At my last cooking class I made a very basic coleslaw. Pretty much just a dressing and cabbage. The goal was to demonstrate that you can easily make your own dressings and it’s a great way to save money. The demonstration was MIND BLOWING for a lot of the participants. They had no idea that you could make your own dressings! Their excitement was really contagious for me because I have so many dressing ideas to offer. This cole slaw is made with my favorite Asian salad dressing recipe and has a little more pizzaz to it than the one we made in class.
As food bloggers we often forget that the rest of the country/world doesn’t necessarily see food the way we do. For me, if we’re out of mayonnaise, I need to make some more or we simply do without. If I want a salad for dinner, I whip up my own dressing because I always have oil and vinegar or citrus in the house.
But a lot of America thinks, if you need salad dressing, go to the store. I used to feel the same way! Is it advertising that has convinced us that we can’t make our own condiments?
I think of those ridiculous commercials for gadgets that make a simple task look impossible. You know what I mean, like the lady trying to strain her spaghetti who either dumps the whole pot down the drain, or ends up scalding herself, so obviously needs a special built in strainer to suddenly make pasta easy.
I’m trying not to get on a soapbox here. I certainly don’t blame the people who don’t know any better. I used to be one of them. It’s funny because I grew up mixing ketchup with soy sauce or Worcestershire to make a sauce for my beef or french fries. But I never really thought of it as steak sauce. If I wanted steak sauce I thought needed to buy A-1 (now I make my own and it’s way better!).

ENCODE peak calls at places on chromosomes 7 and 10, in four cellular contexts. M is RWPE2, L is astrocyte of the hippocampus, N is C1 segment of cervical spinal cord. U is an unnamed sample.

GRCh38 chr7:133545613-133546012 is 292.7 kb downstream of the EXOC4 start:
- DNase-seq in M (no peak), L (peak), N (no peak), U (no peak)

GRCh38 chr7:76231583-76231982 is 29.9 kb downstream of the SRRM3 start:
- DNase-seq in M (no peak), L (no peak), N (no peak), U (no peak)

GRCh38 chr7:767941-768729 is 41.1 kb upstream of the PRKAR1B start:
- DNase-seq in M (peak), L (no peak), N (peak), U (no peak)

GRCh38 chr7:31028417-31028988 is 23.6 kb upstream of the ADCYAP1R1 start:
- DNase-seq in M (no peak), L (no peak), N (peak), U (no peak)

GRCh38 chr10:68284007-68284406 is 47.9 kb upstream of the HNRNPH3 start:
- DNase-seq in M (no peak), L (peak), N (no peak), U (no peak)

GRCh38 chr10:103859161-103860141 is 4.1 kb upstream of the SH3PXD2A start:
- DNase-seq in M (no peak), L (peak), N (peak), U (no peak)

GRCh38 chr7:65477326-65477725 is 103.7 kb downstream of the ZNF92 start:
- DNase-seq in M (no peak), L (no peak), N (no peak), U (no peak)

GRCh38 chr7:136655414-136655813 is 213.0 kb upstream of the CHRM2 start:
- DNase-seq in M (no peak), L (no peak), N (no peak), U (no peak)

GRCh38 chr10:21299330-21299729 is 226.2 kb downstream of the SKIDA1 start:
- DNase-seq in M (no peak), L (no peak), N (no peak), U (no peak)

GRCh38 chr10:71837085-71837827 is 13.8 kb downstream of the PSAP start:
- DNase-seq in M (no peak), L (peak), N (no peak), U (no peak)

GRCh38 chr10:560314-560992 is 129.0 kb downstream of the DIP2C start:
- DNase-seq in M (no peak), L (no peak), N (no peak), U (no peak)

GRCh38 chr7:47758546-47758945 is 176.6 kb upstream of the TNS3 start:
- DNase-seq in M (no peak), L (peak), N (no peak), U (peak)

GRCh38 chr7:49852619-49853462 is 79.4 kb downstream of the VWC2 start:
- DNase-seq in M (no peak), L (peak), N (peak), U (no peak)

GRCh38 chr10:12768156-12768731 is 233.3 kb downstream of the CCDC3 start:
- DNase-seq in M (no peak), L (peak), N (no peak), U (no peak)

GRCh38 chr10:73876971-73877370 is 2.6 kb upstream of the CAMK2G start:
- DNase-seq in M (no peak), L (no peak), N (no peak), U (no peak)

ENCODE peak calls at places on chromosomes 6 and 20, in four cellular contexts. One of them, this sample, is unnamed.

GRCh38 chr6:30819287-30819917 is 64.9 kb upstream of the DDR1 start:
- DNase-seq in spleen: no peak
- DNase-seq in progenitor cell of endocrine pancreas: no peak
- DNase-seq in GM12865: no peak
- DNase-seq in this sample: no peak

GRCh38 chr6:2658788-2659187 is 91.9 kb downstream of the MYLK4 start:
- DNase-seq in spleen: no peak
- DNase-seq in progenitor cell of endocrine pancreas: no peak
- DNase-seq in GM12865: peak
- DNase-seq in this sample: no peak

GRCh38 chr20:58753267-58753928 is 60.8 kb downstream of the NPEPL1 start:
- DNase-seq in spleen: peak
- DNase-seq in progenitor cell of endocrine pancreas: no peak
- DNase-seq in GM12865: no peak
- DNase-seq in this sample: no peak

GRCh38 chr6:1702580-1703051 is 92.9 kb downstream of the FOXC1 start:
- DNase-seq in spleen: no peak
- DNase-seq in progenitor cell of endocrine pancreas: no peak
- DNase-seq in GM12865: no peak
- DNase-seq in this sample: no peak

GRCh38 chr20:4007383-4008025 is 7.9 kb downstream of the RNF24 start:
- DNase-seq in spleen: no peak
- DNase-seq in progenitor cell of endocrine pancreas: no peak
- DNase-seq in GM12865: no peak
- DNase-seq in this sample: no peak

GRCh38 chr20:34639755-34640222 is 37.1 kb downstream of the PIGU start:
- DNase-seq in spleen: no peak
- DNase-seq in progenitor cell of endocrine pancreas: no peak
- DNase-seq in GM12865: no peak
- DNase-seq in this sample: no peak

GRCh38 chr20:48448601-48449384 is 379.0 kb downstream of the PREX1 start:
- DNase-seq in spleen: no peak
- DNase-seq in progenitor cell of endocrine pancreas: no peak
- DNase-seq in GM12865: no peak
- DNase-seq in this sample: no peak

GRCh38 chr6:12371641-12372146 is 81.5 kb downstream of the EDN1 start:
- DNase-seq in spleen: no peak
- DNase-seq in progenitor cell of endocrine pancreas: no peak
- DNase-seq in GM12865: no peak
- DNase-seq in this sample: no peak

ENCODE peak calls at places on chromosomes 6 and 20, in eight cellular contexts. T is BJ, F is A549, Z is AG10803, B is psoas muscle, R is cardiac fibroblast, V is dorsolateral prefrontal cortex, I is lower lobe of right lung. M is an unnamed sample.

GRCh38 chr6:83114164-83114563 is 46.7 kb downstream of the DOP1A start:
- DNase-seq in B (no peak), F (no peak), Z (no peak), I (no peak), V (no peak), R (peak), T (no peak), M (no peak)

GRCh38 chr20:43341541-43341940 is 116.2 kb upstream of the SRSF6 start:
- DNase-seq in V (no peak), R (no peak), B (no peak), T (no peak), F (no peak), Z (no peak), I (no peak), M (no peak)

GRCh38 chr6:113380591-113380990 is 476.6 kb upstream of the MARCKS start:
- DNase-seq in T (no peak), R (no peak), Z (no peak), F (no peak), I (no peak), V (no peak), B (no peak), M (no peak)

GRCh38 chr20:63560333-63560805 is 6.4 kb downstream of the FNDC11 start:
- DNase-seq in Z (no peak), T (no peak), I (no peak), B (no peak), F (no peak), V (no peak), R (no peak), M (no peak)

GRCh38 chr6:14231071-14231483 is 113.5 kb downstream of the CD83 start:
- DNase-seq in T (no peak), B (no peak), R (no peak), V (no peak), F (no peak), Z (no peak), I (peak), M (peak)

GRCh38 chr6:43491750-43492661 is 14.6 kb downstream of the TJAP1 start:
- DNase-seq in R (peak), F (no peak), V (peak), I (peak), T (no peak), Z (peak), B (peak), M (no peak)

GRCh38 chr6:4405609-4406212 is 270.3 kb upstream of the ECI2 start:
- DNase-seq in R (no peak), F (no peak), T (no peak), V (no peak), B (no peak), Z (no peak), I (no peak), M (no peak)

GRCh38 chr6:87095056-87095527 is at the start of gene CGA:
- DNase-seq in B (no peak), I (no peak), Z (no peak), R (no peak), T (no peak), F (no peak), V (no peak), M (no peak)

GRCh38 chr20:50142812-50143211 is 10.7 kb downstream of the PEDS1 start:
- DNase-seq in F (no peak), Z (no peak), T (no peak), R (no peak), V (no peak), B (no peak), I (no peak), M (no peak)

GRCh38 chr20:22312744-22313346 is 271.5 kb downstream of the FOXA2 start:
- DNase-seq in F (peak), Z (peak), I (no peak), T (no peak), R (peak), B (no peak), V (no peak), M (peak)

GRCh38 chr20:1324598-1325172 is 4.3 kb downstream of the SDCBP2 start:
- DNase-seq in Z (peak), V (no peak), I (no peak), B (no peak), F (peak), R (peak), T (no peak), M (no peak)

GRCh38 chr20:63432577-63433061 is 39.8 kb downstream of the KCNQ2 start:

Let’s move on to the cole slaw before I get too passionate 😉 This is a pretty basic side dish. The dressing ingredients are mayonnaise, soy sauce, sesame oil, honey and rice vinegar. You can use white vinegar instead of rice vinegar but use a slightly smaller amount.
When you taste your dressing, it will be pretty tangy, but keep in mind that the cranberries in the salad add a lot of sweetness that mellows the bite of the rice vinegar.
You can skip the black sesame seeds or use white ones, I just like that they add some color and drama to the salad.
So, why do you think so many of us don’t realize how easy it is to make a lot of basic food items from scratch?
Asian Cabbage and Cranberry ColeslawPrep time: 5 minutes Cook time: none Total time: 5 minutes Yield: 4-6 servings
small green cabbage
- 1/2 cup
- 1/4 cup
mayonnaise (I use homemade)
- 1/4 cup
- 2 TBS
- 2 TBS
- 1 tsp
- 1 TBS
black sesame seeds (optional garnish)
- Slice the cabbage very thin and then chop those slices into bite sized pieces.
- Place cabbage in a medium sized bowl and mix in the dried cranberries.
- In a small bowl, whisk together mayonnaise, rice vinegar, soy sauce, honey and sesame oil until smooth and creamy (I use a fork).
- Pour dressing over cabbage and cranberries and toss to coat.
- Sprinkle salad with sesame seeds to garnish.
Approximate cost/serving: The whole salad cost $3 to make. That could be 6 servings as a side dish so 50 cents a serving. Our teenage guys eat twice a serving size as we do so at 4 servings it’s 75 cents a serving.
Vegetarian/gluten free: This is meatless, if you want to make it vegan use a vegan mayonnaise. For gluten free, make sure to use a gluten free soy sauce.
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Nutritional and cost information is for estimating purposes only, and subject to variations due to region, seasonality, and product availability.